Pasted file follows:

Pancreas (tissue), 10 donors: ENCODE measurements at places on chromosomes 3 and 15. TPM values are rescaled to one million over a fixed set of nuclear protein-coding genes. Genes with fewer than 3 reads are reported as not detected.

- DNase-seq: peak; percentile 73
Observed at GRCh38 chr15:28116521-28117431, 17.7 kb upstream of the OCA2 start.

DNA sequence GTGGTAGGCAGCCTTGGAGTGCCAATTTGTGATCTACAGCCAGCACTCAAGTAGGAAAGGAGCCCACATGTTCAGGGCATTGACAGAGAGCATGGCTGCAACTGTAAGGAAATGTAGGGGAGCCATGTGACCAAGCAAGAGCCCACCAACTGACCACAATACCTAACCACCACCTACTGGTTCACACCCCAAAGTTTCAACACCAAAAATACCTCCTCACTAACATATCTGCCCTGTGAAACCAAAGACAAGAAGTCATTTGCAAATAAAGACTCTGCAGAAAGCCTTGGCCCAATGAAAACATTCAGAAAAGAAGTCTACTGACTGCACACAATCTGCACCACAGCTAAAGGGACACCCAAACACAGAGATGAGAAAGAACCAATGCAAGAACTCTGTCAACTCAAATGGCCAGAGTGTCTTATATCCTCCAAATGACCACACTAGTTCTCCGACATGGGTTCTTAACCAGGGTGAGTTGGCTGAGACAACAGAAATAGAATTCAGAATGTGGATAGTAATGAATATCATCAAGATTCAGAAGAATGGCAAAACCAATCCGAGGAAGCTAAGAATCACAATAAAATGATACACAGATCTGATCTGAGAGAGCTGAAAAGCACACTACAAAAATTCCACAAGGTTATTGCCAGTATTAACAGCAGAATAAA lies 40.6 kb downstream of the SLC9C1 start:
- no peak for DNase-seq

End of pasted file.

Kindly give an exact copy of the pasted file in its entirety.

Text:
Pancreas (tissue), 10 donors: ENCODE measurements at places on chromosomes 3 and 15. TPM values are rescaled to one million over a fixed set of nuclear protein-coding genes. Genes with fewer than 3 reads are reported as not detected.

- DNase-seq: peak; percentile 73
Observed at GRCh38 chr15:28116521-28117431, 17.7 kb upstream of the OCA2 start.

DNA sequence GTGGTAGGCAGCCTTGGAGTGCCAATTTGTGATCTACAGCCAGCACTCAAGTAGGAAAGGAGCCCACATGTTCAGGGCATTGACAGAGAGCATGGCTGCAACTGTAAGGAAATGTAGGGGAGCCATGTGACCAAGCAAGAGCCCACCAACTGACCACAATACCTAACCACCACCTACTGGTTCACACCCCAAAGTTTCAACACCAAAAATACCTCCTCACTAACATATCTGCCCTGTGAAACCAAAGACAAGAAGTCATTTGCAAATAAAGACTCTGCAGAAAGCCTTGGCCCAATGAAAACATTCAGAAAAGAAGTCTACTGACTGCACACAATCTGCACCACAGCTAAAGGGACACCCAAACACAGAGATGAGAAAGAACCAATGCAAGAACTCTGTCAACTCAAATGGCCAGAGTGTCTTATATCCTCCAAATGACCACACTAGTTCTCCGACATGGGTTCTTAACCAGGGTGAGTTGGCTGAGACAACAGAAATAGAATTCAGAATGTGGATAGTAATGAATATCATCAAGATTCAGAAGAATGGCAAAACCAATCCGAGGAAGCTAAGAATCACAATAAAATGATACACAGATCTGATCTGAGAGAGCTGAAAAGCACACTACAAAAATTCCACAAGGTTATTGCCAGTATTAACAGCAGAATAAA lies 40.6 kb downstream of the SLC9C1 start:
- no peak for DNase-seq